WASHINGTON (Reuters) - U.S. Secretary of State Hillary Clinton on Wednesday vowed to pursue a full accounting of the deadly attack on the U.S. consulate in Benghazi "wherever that leads," but cautioned that it could take time for a complete picture to emerge.
"There are continuing questions about what exactly happened in Benghazi on that night three weeks ago. And we will not rest until we answer those questions and until we track down the terrorists who killed our people," Clinton said in an appearance with Kazakhstan's visiting foreign minister.
"The men and women who serve this country as diplomats deserve no less than a full and accurate accounting, wherever that leads, and I am committed to seeking that for them and for those who made the ultimate sacrifice in service to our nation."
Clinton's comments followed a demand by two Republican lawmakers this week for more information about the September 11 attack, which they said occurred after Washington repeatedly turned down requests from Americans in Libya for more security at the Benghazi consulate.
U.S. Representatives Darrell Issa and Jason Chaffetz also said that the House of Representatives Oversight and Government Reform Committee will hold an October 10 hearing on the security situation leading up to the Benghazi attack, which killed Ambassador Chris Stevens and three other U.S. government personnel.
Issa wrote to Clinton on Wednesday to request the testimony of two witnesses at next week's hearing. They are Eric Nordstrom, who was a regional security officer based in Libya from September 2011 to June 2012, and Charlene Lamb, who is deputy assistant secretary of state for international programs, a committee aide said. He added that more witnesses were expected to be called.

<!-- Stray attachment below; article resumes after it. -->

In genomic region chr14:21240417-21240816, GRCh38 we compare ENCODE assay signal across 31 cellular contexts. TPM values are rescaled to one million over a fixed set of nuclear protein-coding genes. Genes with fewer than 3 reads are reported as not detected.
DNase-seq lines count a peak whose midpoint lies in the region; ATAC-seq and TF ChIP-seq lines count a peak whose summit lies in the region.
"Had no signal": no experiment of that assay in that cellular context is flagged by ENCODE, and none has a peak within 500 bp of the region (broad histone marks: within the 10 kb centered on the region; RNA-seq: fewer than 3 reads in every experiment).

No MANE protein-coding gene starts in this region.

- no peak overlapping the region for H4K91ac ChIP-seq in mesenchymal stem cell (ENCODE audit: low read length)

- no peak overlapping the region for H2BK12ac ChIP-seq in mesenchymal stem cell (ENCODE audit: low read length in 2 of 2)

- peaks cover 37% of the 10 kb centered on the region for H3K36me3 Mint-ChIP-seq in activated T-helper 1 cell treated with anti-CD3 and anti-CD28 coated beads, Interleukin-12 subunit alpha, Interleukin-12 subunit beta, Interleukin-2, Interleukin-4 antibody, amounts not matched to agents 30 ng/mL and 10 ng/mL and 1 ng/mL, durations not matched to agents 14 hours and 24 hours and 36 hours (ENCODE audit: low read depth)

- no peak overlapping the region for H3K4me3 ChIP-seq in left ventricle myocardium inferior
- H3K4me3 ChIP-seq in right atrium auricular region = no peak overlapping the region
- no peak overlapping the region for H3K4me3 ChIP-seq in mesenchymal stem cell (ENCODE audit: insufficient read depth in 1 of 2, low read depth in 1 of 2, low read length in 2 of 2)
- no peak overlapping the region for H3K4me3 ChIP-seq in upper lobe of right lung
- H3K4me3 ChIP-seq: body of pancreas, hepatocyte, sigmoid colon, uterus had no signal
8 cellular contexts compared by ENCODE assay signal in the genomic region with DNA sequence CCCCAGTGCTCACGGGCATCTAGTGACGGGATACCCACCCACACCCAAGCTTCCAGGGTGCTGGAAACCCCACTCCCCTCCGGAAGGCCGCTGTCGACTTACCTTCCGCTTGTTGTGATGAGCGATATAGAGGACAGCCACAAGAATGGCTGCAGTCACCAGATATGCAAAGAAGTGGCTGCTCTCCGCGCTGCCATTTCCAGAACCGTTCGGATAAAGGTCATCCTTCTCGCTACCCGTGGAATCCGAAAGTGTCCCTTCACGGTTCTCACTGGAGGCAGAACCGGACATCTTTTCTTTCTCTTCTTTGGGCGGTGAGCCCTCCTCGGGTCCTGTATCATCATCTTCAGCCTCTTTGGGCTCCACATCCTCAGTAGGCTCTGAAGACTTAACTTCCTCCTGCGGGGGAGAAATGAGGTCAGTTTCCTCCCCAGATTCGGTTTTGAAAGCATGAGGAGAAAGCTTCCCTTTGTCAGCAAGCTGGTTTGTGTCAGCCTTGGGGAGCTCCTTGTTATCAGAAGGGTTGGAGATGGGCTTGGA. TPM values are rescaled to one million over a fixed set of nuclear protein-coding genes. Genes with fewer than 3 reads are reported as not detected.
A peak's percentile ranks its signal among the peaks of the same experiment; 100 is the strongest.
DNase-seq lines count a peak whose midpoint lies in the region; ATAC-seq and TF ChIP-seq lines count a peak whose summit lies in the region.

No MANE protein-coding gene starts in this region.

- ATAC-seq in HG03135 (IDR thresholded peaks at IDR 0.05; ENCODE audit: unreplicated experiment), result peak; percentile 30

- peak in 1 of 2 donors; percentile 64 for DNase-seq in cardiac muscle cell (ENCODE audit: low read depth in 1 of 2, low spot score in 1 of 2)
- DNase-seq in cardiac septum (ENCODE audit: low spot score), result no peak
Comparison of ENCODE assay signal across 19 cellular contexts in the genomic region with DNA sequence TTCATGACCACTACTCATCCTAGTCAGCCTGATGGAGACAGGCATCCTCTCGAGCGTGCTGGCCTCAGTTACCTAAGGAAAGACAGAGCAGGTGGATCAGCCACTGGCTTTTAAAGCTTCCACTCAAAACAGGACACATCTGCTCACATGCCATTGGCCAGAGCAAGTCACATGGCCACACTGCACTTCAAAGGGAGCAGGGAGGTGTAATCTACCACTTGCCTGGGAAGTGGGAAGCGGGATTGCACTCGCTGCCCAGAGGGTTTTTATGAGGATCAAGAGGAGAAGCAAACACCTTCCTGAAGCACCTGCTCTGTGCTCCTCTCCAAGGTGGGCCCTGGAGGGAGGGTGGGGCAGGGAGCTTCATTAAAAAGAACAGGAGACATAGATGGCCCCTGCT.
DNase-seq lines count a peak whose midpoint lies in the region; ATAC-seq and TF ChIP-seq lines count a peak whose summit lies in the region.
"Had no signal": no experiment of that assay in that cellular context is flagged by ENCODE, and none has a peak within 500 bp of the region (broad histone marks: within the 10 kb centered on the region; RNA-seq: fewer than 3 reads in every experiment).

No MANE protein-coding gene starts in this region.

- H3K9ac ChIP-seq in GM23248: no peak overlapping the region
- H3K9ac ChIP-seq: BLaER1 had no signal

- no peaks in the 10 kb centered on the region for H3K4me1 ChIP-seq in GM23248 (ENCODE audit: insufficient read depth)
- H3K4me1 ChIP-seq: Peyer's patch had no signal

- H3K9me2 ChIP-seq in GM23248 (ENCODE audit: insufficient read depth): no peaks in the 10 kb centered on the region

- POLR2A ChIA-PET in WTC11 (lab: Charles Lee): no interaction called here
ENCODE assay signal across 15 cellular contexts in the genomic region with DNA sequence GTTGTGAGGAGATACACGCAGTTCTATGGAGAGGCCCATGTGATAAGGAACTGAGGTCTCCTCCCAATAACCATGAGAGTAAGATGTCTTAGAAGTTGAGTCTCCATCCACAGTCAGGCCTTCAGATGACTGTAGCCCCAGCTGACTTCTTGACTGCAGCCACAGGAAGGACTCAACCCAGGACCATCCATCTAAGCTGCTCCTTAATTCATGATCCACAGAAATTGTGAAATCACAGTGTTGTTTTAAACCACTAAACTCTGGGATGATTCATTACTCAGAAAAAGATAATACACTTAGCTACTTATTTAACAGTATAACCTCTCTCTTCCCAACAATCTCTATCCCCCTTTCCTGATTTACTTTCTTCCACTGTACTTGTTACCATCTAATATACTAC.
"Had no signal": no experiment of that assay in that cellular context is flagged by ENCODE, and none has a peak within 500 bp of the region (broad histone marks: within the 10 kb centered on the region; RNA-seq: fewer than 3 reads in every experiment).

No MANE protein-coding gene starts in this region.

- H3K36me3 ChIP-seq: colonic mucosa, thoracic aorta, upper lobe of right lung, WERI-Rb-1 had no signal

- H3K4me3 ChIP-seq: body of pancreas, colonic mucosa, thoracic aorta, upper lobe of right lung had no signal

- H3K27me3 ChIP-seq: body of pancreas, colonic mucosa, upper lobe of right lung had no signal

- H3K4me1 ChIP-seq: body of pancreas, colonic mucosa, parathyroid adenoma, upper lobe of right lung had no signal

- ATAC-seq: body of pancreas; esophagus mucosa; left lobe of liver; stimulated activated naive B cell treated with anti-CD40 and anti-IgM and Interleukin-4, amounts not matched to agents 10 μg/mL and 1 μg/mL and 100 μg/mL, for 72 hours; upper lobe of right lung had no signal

Two Republican senators, Bob Corker and Johnny Isakson, also wrote to Clinton on Wednesday to repeat their demand that she send Congress all communications from U.S. diplomats in Libya relating to the security situation before the attack, including any cables from Stevens.
Debate over whether the Obama administration was caught unprepared by an assault by militant groups has become U.S. election-year fodder.
Republicans have criticized initial statements by administration officials, including U.S. Ambassador to the United Nations Susan Rice, who suggested the attacks were precipitated by anger over an anti-Islam online video.
Reuters reported on Tuesday that the U.S. government received about a dozen intelligence reports within hours of the attack suggesting involvement by organized militant groups. Despite that, the Obama administration for nearly two weeks emphasized the role of the video.
Clinton noted that the State Department had named an "accountability review board" to investigate attack, and that she had urged the group "to move as quickly as possible without sacrificing accuracy."
"I am aware too that many people are eager for answers. So am I ... and no one wants the answers more than we do here at the department," Clinton said.
"Over the course of this review, there will naturally be a number of statements made, some of which will be borne out and some of which will not. So let's establish all the facts before we jump to any conclusions and let's do so so that we can get to the bottom of what did happen," she said. (Reporting By Andrew Quinn; editing by Sandra Maler and Mohammad Zargham)